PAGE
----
My wife and I have always been big fans of raptors, owls are her particular favorite. In our travels we have seen snowy owls, great grey owls, barred owls, and burrowing owls but up until this year we had never had the luck to see one of the most common North American owls the great horned owl. Then earlier year I was browsing local Internet bird sites and I read about an active great horned owl nest in a nearby park. This was the beginning of a run on great horned owls that we have been fortunate to see since.
I photographed the nest at Woodlake Nature Center almost every day for 2 weeks. It was a great learning experience. I got to witness a lot of great owl behavior including feeding, nest defense from angry crows, and the chick starting to branch. I documented some of this behavior in the first couple of posts of this blog. 1 2 3
Here is another picture that I have not posted yet. The mother left the nest with a large hunk of rabbit in her beak.
So while we were on our annual trip to Yellowstone we noticed several people in the Tower parking lot with spotting scopes pointing across the valley. I began talking to them and asked what they were looking at. They were watching a great horned owls nest in a hollow trunk across the valley. The nest was pretty far away but I wanted to get a picture since it was a different type of nest.
Even with my lens and extender you could barely see the chicks in the nest so I decided to get my scope out and shoot a picture through the scope. Not quite the same quality but at least you can see the eyes of one of the chicks.
The people who I was speaking with told me that there was another great horned nest that was closer and easier to view up in Mammoth by the visitors center. We had heard that great horned owls had been nesting in Mammoth on our previous trips but we have never been able to find them. This year our luck was better. As I was walking in the street behind the residence buildings I spotted an adult great horned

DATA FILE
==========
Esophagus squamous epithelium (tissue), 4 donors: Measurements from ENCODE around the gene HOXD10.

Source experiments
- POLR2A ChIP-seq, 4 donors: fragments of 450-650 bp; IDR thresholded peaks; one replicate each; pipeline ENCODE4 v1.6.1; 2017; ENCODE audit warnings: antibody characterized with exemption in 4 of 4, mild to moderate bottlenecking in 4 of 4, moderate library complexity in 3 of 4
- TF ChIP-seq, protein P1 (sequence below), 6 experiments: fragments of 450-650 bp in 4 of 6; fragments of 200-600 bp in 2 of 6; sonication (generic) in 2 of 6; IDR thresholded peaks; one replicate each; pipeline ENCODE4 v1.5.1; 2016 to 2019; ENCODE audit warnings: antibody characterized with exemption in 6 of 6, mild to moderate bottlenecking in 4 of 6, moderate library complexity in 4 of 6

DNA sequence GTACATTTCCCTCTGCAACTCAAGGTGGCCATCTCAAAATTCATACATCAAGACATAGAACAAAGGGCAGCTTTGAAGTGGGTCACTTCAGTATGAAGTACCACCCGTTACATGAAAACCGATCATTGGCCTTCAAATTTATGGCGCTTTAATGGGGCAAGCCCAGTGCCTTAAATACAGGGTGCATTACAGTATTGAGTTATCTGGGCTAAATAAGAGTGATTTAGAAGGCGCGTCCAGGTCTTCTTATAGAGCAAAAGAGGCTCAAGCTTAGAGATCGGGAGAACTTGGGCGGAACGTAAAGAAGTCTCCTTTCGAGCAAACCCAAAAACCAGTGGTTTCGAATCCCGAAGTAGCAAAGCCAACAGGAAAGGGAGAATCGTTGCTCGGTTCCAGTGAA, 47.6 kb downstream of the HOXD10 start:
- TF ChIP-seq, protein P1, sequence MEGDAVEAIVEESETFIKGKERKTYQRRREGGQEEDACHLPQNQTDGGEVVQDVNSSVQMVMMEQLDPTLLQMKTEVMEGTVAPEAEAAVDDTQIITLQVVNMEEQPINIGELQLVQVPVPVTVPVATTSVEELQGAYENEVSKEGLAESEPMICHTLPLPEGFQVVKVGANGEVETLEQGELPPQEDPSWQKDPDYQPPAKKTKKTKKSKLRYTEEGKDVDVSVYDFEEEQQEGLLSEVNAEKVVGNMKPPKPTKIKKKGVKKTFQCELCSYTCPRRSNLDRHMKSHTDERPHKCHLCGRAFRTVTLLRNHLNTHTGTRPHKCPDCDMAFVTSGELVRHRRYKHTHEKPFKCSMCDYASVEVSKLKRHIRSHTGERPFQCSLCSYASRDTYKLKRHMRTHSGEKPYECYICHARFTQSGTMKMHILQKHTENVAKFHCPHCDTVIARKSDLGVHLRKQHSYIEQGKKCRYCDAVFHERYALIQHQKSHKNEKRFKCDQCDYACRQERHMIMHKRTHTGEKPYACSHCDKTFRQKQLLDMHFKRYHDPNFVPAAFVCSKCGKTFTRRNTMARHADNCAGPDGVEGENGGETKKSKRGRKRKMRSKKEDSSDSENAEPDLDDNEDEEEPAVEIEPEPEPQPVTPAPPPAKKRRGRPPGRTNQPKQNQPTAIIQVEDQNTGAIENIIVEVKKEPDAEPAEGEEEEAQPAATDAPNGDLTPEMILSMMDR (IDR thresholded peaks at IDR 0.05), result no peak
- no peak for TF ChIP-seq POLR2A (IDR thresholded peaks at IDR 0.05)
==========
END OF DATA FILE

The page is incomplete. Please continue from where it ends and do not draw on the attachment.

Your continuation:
and a large chick in one of the pine trees. I took a couple of shots but the lighting was not very good. Since the only angle you could clearly see the owls was by facing west I figured that I would come back the following morning when the light would be facing the owls instead of behind them.
Unfortunately the next morning was overcast. When we arrived in Mammoth there was already a half dozen photographers set up and an adult was perched next to the nest. I set up my equipment and waited. Eventually we got a few peaks of sunlight so that we could get some shots. Most of the other photographers were disappointed that the owl did not open it's eyes but since I had already gotten some great owl shots at Woodlake I was not too worried about getting the eye shot.
We left Yellowstone the next day and on our way back home stopped at Medicine Lake National Wildlife Refuge. We had planned the side trip to get some shots of waterfowl, particularly eared grebe in breeding plumage. As we pulled into a picnic area in the park a large form soared down from the only large tree around and landed in a small tree to the south east of where we had stopped. From the way it flew I could tell that it was an owl. I moved a bit closer and sure enough it was a great horned owl. I could not help but laugh to myself about the guys futily waiting in Yellowstone for the owl to open it's eyes and us just stumbling into a great horned with it's eyes wide open. Unfortunately the owl was to the southeast of us which put it right into the morning sun. I moved a bit to the west so that I could get better light and as I shot the picture another large form swished by over head.
And a second great horned landed next to the first. I looked over to where the second owl had just took off from and noticed that they had a nest in a tree that was just a little higher then eye level. Peaking out of the nest I spied an owl chick.
Here is a close up of the chick I took a couple pictures of the chick and the adults and then one of the owls began to click it's bill. I knew that I was causing the bird stress so it was time to go. We left the owls alone and went to the other part of the refuge to shoot picture of the waterfowl.
Now that we know what to look for I am hoping that we see great horned owls much more often.